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Monday, July 15, 2024


Empowering Women is Key to Breaking the Devastating Cycle of Poverty & Food Insecurity in sub-Saharan Africa

A farmer from a women-run vegetable cooperative grows cabbages in Sierra Leone. Credit: FAO/Sebastian Liste

Studies consistently show that women have lower rates of agricultural productivity compared to men in the region, but it’s not because they’re less efficient farmers.

Women in sub-Saharan Africa often lead food storage, handling, stocking, processing, and marketing in addition to other household tasks and childcare. Yet they severely lack the resources they need to produce food.

A 2019 United Nations policy brief reports that giving women equal access to agricultural inputs is critical to closing this gender gap in productivity while also raising crop production.

And last year, the 17th Tanzania Economic Update showed that bridging the gap could lift about 80,000 Tanzanians out of poverty every year and boost annual gross domestic product growth by 0.86 percent.

This makes a clear economic case for investing in women, but public policies frequently overlook gender-specific needs and equality issues. Instead, organizations across the region have been stepping up to help break down the barriers that have traditionally held sub-Saharan African women back.

The West and Central Africa Council for Agricultural Research and Development (CORAF), Africa’s largest sub-regional research organization, runs a database of gender-sensitive technologies, ones that are low-cost and labor-saving for women across the region.

It also developed a series of initiatives to provide training in seed production, distribution, storage, and planting techniques for women. These programs are specifically designed with women’s needs and preferences in mind, such as prioritizing drought resistance or early maturity in crops.

This is an important shift. While we’re seeing an increasing number of exciting technologies and innovations tackling the food systems’ biggest challenges, unless these technologies are gender-sensitive—meaning they address the unique needs and challenges faced by women farmers—they will not be effective.

But empowering women means more than just facilitating access to technologies. Women must also be supported to lead the discoveries, inventions, and research of the future.

The West Africa Agriculture Productivity Program (WAAPP), a sub-regional initiative launched by the Economic Community of West African States (ECOWAS) with the financial support of the World Bank and collaboration with CORAF, has specifically targeted initiatives for women farmers as well as women researchers.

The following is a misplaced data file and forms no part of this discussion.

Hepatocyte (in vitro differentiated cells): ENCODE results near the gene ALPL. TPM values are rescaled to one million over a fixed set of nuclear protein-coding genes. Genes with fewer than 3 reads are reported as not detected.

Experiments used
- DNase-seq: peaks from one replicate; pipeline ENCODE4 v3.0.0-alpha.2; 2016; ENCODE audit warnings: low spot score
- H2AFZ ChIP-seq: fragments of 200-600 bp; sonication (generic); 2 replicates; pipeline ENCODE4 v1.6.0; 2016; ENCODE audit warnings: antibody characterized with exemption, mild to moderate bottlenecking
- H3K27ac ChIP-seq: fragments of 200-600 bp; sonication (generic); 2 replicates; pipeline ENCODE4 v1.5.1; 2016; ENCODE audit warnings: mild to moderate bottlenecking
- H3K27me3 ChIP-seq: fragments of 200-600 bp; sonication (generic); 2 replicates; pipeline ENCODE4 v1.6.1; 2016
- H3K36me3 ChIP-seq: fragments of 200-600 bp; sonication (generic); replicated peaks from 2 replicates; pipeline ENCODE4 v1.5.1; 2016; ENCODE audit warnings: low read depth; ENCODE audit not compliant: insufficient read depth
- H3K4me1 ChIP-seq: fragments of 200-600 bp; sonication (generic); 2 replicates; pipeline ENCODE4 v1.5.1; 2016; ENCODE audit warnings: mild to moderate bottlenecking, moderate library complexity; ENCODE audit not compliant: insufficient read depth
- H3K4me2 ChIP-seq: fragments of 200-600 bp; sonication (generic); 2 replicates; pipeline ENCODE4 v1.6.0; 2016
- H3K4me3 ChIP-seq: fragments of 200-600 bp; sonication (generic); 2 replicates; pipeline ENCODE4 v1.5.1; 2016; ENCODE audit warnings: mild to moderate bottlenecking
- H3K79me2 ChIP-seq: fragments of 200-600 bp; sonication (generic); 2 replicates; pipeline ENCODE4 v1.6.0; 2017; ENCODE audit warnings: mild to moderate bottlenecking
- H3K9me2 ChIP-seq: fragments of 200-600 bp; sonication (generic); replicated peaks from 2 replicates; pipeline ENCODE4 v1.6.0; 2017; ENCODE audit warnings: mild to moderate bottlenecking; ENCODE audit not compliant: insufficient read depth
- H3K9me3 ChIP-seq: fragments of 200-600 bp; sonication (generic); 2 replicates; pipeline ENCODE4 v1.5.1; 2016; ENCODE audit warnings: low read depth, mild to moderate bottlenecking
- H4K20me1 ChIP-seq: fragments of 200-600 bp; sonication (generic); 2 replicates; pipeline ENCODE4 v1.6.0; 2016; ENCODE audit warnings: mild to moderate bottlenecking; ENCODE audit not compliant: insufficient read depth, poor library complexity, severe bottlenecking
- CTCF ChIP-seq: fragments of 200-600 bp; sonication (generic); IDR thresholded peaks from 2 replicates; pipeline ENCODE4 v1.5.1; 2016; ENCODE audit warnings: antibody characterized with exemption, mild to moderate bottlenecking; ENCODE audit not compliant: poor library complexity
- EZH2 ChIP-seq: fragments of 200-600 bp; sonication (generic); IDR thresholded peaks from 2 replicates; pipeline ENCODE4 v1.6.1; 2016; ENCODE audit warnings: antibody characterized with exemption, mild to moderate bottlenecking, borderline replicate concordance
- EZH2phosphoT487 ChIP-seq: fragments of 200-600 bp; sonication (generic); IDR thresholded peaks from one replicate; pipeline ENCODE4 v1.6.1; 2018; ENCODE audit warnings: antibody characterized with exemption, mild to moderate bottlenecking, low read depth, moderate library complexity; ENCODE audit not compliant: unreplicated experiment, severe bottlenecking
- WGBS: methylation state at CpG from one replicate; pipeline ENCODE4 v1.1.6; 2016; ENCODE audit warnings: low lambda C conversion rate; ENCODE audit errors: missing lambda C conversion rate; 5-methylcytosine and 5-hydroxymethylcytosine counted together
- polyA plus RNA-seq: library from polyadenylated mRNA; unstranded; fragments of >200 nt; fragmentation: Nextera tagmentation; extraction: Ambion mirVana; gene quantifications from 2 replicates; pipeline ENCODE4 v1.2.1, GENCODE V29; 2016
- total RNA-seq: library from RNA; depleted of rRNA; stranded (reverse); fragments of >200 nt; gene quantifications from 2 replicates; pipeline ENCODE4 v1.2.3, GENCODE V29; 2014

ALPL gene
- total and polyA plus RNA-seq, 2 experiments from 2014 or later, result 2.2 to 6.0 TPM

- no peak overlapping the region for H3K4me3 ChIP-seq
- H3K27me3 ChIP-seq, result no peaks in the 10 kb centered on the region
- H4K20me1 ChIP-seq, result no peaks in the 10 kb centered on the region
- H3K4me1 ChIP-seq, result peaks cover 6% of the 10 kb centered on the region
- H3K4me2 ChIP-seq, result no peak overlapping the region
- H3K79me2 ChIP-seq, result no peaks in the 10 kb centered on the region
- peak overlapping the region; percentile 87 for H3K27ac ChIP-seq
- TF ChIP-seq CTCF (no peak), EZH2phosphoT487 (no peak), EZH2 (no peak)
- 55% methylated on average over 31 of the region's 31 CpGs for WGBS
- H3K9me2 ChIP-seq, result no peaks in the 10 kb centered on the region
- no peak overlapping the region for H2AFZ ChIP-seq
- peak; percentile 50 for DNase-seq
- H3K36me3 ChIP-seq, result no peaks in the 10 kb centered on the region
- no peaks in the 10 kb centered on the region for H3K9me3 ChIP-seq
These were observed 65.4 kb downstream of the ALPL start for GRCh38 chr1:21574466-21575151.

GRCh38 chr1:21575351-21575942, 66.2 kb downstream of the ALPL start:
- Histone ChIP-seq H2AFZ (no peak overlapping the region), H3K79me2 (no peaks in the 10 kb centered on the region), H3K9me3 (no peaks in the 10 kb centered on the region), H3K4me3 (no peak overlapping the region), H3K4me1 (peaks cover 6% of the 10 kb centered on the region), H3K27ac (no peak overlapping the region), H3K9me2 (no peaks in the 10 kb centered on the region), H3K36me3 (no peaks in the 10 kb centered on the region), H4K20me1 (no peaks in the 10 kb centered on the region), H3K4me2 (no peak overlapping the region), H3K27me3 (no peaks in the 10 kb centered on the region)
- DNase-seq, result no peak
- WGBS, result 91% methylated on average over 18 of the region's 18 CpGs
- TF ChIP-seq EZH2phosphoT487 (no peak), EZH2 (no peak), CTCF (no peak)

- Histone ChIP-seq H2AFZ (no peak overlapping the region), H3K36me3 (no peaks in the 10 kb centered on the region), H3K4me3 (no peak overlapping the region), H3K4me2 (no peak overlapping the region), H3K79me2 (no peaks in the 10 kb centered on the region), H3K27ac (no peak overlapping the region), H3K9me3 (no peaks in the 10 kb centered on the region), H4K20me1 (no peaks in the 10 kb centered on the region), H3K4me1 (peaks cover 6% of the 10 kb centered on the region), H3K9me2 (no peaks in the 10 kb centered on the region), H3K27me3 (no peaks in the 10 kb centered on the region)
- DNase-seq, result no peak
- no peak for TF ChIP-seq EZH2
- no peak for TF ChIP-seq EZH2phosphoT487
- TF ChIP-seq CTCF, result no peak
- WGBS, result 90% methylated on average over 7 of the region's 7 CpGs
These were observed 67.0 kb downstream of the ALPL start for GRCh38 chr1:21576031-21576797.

Since 2008, 3 out of every 10 researchers trained under the WAAPP have been women.

And in just the past few years, more exciting networks are emerging to support women leading agriculture: In 2019, the African Women in Agribusiness Network launched to promote women’s leadership in African agribusiness. In 2020, the International Finance Corporation (IFC) launched the Women in Agribusiness Investment Network to help bridge the gender financing gap.

And in 2021, the African Women in Seed program was created to support women’s participation in the seed sector through training, mentorship, and networking opportunities for women seed entrepreneurs.

Empowering women in the food system is not simply a matter of social justice and equality; sub-Saharan Africa cannot afford to leave women behind.

Nearly a third of the population in sub-Saharan Africa is undernourished. Meanwhile, it’s one of the fastest-growing populations in the world, expected to double by 2050 and dramatically increase demand.

Women are the backbone of communities and the food system at large in sub-Saharan Africa, and the region’s future economic development and environmental sustainability depend on them. While women are now playing a more active role in the food system, we need more women in leadership at all levels.

Rwanda’s female-led parliament, one of the highest proportions of women parliamentarians in the world, has been instrumental in not only advancing women’s rights but promoting economic development and improving governance. We need more of this.

With the resources, recognition, and support they need and deserve, women will lead the region to a more equitable, sustainable, and resilient future.

Sub-Saharan Africa can achieve the transformation it so critically needs, but only if we support women in the food system now.

Danielle Nierenberg is President, Food Tank; Emily Payne is Food Tank researcher.

IPS UN Bureau

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